Savings Account – Bank accounts tend to be very safe investments. There is a slight chance that the bank will not be able to repay you, but the risk is very slim and will probably never happen. So, they pay you a return, but it is quite small. Low risk, low reward.
Bond Investing – When you buy a bond, this is typically a pretty safe investment. It’s a little riskier than a bank account, so the return is slightly more. Moderate low risk, moderate low return.
Stock Investing – Stocks are a little riskier. Over time they tend to increase in value, but they can jump up and down and all over the place and there is no guarantee that you will make any money. Higher risk, higher reward.
Gambling – If you want a massive return on your investment, then you might want to head out to Caesar’s slots. Your risk is high, but your potential return is massive.
What kind of investor are you? Are you a safe investor or do you like risk?
- Good call quality
- Smart Phone
- Works on the AT&T network
- Less than $100 (It’s now more expensive on Amazon.)
That’s a all order for a phone. I really didn’t think I would find anything. I mean, even new old-school flip phones are like $250. It’s crazy. So… I was skeptical when I came across BLU phones on Amazon. But great need (and a 4 star Amazon rating) overpowered my skepticism so I dove in to learn as much as I could. By the way, this review is not paid. I didn’t get a free phone or any compensation for this review. I just want to share my experience.
What I found:
After reading what seemed like thousands of reviews I noticed trends.
I read “great phone for the price” on both positive and negative reviews. That phrase was said over and over again. Great phone for the price! Always with that qualifier, “for the price”. I guess I can’t expect miracles in an $80 smart phone.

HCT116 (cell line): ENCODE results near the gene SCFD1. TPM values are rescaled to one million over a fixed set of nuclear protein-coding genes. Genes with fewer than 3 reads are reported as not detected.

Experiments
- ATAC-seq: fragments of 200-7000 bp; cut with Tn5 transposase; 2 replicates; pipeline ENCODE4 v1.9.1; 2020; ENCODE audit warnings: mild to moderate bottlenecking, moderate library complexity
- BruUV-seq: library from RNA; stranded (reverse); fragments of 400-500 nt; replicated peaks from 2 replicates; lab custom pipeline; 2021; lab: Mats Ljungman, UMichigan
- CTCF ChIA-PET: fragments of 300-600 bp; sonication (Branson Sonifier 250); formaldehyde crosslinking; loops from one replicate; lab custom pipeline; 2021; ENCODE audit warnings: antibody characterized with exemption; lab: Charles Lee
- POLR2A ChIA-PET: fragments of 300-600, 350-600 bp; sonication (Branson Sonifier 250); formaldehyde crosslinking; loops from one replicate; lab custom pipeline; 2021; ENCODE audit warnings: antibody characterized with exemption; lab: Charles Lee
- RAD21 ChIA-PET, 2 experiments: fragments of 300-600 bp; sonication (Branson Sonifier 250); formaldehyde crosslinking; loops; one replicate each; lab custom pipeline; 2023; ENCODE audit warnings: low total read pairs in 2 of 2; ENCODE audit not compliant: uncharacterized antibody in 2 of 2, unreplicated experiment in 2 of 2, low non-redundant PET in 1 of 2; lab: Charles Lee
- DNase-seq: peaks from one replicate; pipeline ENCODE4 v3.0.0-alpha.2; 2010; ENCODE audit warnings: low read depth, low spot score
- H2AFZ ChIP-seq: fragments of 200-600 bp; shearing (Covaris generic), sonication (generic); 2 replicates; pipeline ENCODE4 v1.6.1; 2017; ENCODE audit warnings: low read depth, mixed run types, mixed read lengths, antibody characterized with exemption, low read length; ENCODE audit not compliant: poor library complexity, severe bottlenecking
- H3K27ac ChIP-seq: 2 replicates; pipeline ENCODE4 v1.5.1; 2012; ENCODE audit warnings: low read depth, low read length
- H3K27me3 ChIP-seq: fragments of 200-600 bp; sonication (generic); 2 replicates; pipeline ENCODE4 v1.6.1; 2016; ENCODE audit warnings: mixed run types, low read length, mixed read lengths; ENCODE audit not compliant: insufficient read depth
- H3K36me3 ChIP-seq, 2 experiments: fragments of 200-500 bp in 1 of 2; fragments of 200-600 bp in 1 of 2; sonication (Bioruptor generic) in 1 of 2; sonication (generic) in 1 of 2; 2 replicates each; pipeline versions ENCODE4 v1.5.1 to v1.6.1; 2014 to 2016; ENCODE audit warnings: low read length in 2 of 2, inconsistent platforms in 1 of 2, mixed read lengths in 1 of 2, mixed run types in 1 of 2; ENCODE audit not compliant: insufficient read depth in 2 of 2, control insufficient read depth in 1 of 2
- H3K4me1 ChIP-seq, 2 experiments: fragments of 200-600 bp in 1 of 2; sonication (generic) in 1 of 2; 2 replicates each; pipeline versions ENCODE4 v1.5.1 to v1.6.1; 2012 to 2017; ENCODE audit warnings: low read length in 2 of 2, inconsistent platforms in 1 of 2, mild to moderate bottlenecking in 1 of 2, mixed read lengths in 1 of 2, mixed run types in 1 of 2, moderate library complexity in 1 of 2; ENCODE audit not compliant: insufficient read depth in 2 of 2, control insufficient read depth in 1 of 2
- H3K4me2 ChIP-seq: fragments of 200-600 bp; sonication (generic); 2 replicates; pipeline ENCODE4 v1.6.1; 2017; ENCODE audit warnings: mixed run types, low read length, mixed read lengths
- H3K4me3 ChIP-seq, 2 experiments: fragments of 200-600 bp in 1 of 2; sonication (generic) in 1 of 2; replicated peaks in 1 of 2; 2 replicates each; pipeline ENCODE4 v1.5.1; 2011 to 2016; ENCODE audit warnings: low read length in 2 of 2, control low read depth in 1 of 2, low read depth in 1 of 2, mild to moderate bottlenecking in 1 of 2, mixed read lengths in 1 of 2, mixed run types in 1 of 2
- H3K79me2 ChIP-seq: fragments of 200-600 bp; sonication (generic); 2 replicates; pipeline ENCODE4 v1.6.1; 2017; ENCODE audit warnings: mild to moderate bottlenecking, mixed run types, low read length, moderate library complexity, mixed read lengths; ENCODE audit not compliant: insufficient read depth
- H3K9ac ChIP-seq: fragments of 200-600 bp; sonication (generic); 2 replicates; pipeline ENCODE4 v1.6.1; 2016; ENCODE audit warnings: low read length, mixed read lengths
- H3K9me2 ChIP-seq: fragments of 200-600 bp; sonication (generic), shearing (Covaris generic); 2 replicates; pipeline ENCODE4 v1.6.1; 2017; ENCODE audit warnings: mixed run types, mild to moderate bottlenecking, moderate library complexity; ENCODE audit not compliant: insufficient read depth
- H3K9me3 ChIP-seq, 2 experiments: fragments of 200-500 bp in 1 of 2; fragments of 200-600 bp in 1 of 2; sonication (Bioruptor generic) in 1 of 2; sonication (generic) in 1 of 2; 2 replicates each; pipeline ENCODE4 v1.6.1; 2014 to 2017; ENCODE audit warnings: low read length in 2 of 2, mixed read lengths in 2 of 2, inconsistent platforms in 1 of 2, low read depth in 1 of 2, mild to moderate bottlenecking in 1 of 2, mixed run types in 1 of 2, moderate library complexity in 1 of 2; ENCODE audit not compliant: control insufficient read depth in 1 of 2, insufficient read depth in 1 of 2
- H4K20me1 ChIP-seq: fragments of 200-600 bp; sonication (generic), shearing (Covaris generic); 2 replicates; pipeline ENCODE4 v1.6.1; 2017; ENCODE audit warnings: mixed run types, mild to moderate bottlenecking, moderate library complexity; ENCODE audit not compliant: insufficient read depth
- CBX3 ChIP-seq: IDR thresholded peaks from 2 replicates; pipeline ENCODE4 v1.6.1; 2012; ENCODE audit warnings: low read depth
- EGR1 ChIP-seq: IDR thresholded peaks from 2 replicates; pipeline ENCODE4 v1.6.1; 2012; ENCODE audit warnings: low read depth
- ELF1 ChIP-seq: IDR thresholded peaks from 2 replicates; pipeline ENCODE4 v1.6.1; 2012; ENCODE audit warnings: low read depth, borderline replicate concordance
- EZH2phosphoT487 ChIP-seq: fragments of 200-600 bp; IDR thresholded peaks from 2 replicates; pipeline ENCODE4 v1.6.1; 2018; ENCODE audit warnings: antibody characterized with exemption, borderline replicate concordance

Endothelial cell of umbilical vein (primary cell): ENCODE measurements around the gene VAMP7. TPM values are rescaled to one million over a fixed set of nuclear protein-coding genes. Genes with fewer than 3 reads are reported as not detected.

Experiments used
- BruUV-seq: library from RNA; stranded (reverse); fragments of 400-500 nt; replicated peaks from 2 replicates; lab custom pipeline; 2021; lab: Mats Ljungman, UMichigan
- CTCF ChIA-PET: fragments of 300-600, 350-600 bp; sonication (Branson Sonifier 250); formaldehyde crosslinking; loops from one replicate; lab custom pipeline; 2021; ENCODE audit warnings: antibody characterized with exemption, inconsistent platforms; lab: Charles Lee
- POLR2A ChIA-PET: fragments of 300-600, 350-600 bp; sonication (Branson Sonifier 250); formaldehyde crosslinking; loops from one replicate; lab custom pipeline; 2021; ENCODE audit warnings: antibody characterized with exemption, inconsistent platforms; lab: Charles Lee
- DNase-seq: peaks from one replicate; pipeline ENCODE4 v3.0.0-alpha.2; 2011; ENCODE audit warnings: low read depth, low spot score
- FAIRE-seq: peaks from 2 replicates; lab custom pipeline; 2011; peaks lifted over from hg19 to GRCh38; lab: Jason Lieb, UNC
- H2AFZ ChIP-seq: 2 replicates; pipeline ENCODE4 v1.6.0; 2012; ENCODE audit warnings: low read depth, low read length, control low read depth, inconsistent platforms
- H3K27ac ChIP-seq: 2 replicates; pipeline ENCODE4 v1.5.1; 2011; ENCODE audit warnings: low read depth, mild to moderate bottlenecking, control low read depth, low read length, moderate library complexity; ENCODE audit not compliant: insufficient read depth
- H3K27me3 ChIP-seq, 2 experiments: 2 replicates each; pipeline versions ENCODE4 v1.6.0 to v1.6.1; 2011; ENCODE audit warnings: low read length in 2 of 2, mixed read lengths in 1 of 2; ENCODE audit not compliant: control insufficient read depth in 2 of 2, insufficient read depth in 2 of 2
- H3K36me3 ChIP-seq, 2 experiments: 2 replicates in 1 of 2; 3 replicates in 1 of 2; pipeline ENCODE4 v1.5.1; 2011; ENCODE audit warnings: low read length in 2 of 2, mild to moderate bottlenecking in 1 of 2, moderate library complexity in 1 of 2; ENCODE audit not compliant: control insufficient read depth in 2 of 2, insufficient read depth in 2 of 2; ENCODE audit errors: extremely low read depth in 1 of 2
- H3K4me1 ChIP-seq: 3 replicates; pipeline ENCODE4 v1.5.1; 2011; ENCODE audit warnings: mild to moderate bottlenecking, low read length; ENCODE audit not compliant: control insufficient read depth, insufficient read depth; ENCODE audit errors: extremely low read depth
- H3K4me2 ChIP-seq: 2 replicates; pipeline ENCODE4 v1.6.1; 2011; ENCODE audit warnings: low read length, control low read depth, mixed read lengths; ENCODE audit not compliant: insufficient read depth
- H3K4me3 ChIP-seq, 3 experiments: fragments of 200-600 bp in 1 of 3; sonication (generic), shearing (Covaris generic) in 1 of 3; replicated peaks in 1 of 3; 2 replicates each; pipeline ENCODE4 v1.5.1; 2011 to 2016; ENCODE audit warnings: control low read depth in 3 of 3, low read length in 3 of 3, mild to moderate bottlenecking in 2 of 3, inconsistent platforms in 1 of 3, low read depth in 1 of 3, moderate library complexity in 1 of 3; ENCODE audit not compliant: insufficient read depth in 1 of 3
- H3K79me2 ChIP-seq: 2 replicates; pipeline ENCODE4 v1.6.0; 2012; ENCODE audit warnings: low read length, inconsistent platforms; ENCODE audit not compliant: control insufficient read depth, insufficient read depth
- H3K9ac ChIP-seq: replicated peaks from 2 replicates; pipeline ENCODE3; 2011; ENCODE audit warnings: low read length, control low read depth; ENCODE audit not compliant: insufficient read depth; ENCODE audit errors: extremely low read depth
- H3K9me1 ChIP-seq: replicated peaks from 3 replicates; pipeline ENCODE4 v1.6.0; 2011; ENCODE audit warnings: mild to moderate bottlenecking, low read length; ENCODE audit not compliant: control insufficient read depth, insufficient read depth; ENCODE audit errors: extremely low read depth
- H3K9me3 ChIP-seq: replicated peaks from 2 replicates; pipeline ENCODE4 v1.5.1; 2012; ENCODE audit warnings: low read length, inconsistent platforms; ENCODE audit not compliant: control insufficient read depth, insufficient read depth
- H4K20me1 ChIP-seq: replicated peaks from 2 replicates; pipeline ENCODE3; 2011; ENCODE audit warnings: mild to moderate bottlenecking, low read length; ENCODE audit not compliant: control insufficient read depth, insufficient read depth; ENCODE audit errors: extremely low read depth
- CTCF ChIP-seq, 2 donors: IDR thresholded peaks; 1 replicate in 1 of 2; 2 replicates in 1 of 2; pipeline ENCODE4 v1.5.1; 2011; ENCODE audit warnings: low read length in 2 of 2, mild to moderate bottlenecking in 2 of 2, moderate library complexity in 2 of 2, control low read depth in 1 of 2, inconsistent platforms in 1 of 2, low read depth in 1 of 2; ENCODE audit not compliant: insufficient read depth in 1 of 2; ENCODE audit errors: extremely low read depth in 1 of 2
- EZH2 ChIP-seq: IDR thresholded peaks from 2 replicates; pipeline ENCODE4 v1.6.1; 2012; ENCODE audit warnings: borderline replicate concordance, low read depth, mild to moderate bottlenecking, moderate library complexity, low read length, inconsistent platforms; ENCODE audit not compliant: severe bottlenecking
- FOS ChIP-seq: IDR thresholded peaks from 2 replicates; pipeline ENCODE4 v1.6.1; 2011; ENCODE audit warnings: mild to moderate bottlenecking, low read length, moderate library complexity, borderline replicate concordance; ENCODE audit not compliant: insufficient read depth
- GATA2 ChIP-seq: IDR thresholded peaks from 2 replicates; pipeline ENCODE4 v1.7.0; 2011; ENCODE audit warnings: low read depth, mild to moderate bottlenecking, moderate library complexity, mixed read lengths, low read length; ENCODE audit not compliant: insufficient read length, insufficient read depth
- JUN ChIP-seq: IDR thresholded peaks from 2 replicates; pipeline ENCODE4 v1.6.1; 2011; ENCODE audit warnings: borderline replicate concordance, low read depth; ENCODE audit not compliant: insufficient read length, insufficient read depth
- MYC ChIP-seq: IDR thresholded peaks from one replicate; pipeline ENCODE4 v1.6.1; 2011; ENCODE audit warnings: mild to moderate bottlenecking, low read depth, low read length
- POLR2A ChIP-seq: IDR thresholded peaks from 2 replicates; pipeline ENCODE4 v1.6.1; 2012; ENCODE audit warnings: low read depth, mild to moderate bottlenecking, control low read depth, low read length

The most common complaints were about the camera and the memory. Apparently the camera isn’t very good. There were also lots of comments about lack of memory. Many people said that if they have too many apps open that the phone will start to force close some of them. Luckily neither of these complaints are something I care about in a work phone. I have a nice expensive phone that takes great pictures and I only want to run 3 apps on the work phone anyways. So the common complaint weren’t a big deal for me.
The uncommon complaints however were giving me pause. A few people said that the phone drops a lot of calls. This I can’t deal with. I take all the phone calls for a busy landscaping company. At the height of summer I might get 100 calls a day. I can’t be dropping customer calls. No, that’s a deal breaker. A few other people said the phone turns off or reboots randomly. Again, deal breaker. I need the phone to be reliable. Too many people are depending on that phone ringing. If customers can’t reach us then we go out of business. No go.